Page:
Luisa Casati - Muses & the Beau Monde
Updated: Jul 7, 2021
Luisa, Marchesa Casati Stampa di Soncino, born Luisa Adele Rosa Maria Amman; 23 January 1881, was an Italian heiress, muse, and patroness of the arts in early 20th-century Europe.
Luisa was born in Milan, the younger of two daughters of Alberto Amman and his wife Lucia (née Bressi). Her father was a prosperous textile manufacturer, born in 1847 to Austrian parents from Göfis in Vorarlberg, and her mother was born in 1857 Vienna to an Italian father and Austrian mother. At the time of her parents' births, Milan and much of northern Italy belonged to the Austrian Empire. Her father was made a count by King Umberto I. Her mother died when Luisa was 13, and her father died two years later, making Luisa and her older sister, Francesca reportedly the wealthiest women in Italy.
In 1900, she married Camillo, Marquess Casati Stampa di Soncino. The couple's only child, Cristina Casati Stampa di Soncino, was born the following year. The Casatis maintained separate residences for the duration of their marriage. They were legally separated in 1914. They remained married until his death in 1946.
Casati was known for her eccentricities that delighted European society for nearly three decades. The beautiful and extravagant hostess to the Ballets Russes was something of a legend among her contemporaries. She astonished society by parading with a pair of leashed cheetahs and wearing live snakes as jewellery.
She captivated artists and literary figures such as Robert de Montesquiou, Romain de Tirtoff (Erté), Jean Cocteau, and Cecil Beaton. She had a long term affair with the author Gabriele d'Annunzio, who is said to have based on her the character of Isabella Inghirami in Forse che si forse che no (Maybe yes, maybe no) (1910). The character of La Casinelle, who appeared in two novels by Michel Georges-Michel, Dans la fete de Venise (1922) and Nouvelle Riviera (1924), were also said to be inspired by her.
In 1910, Casati took up residence at the Palazzo Venier dei Leoni, on Grand Canal in Venice, owning it until around 1924. Casati's soirées there would become legendary. Casati collected a menagerie of exotic animals, and patronised fashion designers such as Fortuny and Poiret.
From 1919 to 1920 she lived at Villa San Michele in Capri, the tenant of the unwilling Axel Munthe. During her time on the Italian island her villa became home to a wide collection of artists, gay men, and lesbians in exile, was described by British author Compton Mackenzie in his diaries.
Numerous portraits were photographed, painted and sculpted by artists as various as Giovanni Boldini, Paolo Troubetzkoy, Adolph de Meyer, Romaine Brooks (with whom she had an affair), Kees van Dongen, and Man Ray; many of them she is said to have paid for as a wish to "commission her own immortality".
She was muse to Italian Futurists such as F. T. Marinetti (who regarded her as a Futurist) Fortunato Depero, Giacomo Balla (who created the portrait-sculpture Marchesa Casati with Moving Eyes), and Umberto Boccioni. Augustus John's portrait of her is one of the most popular paintings at the Art Gallery of Ontario; Jack Kerouac is said to have wrote poems about it and Robert Fulford was apparently impressed by it as a schoolboy.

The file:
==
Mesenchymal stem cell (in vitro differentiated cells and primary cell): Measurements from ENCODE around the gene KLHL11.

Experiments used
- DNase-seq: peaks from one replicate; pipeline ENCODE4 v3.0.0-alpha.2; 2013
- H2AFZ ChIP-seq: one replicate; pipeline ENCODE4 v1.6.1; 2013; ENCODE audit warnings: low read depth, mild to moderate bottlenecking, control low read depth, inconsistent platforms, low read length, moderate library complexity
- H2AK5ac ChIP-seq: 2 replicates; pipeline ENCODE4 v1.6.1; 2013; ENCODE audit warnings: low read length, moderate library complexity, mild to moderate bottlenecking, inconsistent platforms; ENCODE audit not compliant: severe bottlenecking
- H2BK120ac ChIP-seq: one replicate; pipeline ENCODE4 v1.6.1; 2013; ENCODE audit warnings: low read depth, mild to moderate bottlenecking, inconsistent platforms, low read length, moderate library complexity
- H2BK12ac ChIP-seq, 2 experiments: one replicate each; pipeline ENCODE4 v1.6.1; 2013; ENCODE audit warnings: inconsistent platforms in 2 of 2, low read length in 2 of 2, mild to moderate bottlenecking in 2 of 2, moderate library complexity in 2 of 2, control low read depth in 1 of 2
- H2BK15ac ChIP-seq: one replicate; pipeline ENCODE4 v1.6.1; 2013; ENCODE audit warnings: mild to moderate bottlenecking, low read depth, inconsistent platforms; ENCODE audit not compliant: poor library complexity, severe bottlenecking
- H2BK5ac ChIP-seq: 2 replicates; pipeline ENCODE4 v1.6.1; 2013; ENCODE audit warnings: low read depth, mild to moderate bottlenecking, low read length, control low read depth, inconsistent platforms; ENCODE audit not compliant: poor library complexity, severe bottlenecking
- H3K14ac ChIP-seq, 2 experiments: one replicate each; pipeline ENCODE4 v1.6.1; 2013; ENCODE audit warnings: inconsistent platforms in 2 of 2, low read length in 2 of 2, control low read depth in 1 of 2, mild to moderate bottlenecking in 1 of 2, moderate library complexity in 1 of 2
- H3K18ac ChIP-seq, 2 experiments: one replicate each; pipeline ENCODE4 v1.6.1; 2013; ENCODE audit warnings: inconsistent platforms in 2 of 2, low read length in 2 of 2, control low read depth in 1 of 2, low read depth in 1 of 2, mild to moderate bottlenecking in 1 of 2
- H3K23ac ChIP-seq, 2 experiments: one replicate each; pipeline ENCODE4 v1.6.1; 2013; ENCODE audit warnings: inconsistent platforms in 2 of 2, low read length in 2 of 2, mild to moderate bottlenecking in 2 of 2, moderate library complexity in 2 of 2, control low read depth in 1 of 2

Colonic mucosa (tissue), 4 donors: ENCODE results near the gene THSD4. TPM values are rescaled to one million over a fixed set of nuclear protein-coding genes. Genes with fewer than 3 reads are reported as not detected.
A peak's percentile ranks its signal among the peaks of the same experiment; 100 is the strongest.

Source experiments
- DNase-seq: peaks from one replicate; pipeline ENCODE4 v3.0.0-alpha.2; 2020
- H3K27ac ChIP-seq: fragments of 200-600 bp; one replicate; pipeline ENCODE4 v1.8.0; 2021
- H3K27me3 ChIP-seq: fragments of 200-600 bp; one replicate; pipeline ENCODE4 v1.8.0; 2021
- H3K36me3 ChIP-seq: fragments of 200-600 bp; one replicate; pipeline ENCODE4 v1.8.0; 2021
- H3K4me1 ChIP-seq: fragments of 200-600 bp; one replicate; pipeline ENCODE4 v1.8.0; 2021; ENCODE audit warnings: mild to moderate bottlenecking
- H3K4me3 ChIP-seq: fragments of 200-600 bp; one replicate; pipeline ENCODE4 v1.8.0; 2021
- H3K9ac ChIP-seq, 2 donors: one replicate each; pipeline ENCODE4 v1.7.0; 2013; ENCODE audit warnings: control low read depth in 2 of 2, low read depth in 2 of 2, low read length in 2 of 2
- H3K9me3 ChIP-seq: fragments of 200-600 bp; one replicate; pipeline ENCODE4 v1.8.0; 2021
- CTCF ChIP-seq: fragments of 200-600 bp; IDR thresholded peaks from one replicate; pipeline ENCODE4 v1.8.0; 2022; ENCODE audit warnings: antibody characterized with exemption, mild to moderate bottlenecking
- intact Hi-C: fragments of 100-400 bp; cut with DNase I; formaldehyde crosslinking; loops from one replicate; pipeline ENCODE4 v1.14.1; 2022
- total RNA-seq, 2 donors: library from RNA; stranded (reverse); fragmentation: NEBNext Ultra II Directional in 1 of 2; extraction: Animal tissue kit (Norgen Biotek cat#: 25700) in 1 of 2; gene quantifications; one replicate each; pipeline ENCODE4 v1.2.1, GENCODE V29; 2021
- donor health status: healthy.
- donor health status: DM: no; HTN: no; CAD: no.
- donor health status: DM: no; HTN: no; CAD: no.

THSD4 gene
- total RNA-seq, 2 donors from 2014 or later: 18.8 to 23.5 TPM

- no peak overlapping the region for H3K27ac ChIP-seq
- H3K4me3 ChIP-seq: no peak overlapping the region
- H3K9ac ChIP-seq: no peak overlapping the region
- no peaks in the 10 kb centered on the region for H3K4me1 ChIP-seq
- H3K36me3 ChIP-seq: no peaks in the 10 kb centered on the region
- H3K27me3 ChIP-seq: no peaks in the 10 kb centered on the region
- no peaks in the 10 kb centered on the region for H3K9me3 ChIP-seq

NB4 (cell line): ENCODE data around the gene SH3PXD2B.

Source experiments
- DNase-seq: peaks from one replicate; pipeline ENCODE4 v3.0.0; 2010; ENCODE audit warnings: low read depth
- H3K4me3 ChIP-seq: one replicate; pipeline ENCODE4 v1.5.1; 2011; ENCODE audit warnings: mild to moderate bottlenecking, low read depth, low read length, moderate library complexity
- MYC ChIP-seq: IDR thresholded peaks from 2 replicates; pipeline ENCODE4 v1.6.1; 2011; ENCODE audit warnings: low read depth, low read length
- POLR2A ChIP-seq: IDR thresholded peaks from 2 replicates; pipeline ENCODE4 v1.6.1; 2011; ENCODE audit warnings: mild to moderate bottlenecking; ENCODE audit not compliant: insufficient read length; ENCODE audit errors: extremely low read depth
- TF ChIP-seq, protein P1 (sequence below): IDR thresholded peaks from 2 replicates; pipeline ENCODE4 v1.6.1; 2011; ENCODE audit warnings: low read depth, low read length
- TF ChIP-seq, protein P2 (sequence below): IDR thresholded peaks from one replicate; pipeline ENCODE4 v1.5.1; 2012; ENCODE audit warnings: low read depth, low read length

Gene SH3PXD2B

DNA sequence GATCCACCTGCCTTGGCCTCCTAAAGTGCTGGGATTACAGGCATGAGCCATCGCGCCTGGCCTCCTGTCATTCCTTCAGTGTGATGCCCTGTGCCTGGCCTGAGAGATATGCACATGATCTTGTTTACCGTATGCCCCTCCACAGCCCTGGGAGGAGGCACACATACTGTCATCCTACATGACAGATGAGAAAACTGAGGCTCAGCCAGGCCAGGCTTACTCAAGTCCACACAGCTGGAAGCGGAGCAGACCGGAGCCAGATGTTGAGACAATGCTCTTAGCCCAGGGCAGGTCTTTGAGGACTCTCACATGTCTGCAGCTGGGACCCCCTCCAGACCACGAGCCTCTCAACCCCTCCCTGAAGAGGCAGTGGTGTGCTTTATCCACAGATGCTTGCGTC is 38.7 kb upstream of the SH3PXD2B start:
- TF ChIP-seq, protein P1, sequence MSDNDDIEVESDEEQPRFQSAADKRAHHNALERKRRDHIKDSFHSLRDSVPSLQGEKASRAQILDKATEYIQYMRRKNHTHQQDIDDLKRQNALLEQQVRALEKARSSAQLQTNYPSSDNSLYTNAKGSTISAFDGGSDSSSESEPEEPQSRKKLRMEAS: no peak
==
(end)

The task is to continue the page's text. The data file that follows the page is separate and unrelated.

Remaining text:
By 1930, Casati had amassed a personal debt of $25 million. As she was unable to pay her creditors, her personal possessions were auctioned off. Designer Coco Chanel was reportedly one of the bidders.
Casati fled to London, where she lived in comparative poverty in a one-room flat .On 1 June 1957, Casati died of a stroke at her last residence, 32 Beaufort Gardens in Knightsbridge, aged 76. Following a Requiem Mass at Brompton Oratory, the Marchesa was interred in Brompton Cemetery. She was buried wearing her black and leopard skin finery and a pair of false eyelashes. She was also interred with one of her beloved stuffed pekinese dogs.
Her tombstone is a small grave marker in the shape of an urn draped in cloth with a swag of flowers to the front. The inscription on the tombstone, which misspells her "Louisa" rather than "Luisa", is inscribed with the quote, "Age cannot wither her, nor custom stale her infinite variety", from Shakespeare's Antony and Cleopatra.
Casati has continued to inspire throughout the decades. In 1998, John Galliano based his spring/summer Christian Dior collection on her. Gowns from this collection have been displayed at the Metropolitan Museum of Art Fashion Institute. Casati served as inspiration for another of Galliano's ensembles created for his autumn/winter 2007/2008 Bal des Artistes haute couture collection for Dior. Designer Alexander McQueen's spring/summer 2007 collection was inspired by her. Casati is also the namesake of the Marchesa fashion house started by British designers Georgina Chapman and Keren Craig. In May 2009, Karl Lagerfeld debuted his 2010 Cruise-wear collection on the Lido in Venice, for which Casati was once again a major muse. In February 2016, London based designer Omar Mansoor mused his autumn winter collection on Casati at London Fashion Week and Paris Fashion Week.
Casati has also touched the realms of music and film. Characters based on her were played by Vivien Leigh in the play, La Contessa (1965) and by Ingrid Bergman in the movie, A Matter of Time (1976). In 2020, Italian rapper Achille Lauro dressed as Casati for his performance at the most important musical competition in Italy, the Sanremo Music Festival. On 21 March 2020 the opera “Ritratto“ premiered with the Dutch National Opera: an opera by Willem Jeths on the life of Luisa Casati.
Reading Recommendations & Content Considerations
The Life and Legend of the Marchesa Casati Portraits of a Muse
Scot. D. Ryersson & Michael Orlando Yaccarino